In February, manufacturers' orders for durable goods rebounded 5.7% after dropping 3.8% (revised) in January. Orders rose $232.1 billion, driven by an astounding 21.7% increase in transportation orders. If transportation weren't included, then orders fell half a percent.
Similarly, shipments of previously ordered durable goods rose $2.2 billion, or 1%, to $229.3 billion. Again, transportation boosted shipments, contributing $1 billion to the increase. Durable goods orders are an indicator of future growth, while durable goods shipments indicate current growth.
The jump in transportation orders was led by nondefense aircraft and parts, which increased $9 billion. You have Boeing to thank for that. In February, Icelandair ordered 16 737 MAX airplanes, valued at $1.6 billion, and Air Lease Corporation (ALC) ordered 10 777-300ERs (extended range) jets, valued at $3.2 billion. Boeing's 787 Dreamliner battery malfunction is being corrected, as the test flight for the improved battery system went according to plan. (Source: Census Bureau, Advance Report on Durable Goods, March 26, 2013; Boeing Press Releases)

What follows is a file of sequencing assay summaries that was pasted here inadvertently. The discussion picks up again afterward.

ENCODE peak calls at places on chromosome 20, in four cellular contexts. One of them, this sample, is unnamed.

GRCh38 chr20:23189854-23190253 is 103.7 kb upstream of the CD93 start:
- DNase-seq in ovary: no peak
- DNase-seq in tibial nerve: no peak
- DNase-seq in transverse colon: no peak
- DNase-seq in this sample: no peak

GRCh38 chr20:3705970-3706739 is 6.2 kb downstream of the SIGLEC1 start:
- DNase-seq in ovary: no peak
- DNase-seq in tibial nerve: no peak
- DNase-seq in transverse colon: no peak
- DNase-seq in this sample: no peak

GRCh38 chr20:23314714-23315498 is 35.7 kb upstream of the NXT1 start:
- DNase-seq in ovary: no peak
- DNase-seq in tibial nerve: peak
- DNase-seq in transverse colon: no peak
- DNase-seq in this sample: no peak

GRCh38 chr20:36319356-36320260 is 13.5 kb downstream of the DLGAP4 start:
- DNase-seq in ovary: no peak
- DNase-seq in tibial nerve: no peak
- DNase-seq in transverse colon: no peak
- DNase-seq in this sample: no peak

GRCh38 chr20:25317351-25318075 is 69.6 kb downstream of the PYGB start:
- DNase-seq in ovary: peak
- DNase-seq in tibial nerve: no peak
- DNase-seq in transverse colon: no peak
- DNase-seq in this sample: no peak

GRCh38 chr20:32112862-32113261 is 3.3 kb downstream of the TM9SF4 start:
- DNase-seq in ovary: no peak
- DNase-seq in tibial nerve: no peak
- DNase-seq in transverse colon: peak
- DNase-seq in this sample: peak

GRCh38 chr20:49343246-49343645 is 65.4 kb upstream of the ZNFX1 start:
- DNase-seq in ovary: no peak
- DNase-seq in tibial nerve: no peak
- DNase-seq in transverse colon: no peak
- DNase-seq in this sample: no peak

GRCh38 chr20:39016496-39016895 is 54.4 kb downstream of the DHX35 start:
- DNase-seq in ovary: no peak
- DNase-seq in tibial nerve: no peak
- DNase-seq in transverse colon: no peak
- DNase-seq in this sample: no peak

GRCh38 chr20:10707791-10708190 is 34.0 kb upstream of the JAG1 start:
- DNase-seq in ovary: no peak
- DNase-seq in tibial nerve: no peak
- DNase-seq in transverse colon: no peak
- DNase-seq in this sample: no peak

What This Means for You
A one percent increase in durable goods shipments means Gross Domestic Product (GDP) will probably also be moderate (1-2% growth) in the first quarter. However, the good news is that a 5.7% increase in orders means that the second quarter GDP report will be better, probably in the 2-3% growth range.
- Durable Goods as a Component of GDP
- Other Leading Economic Indicators
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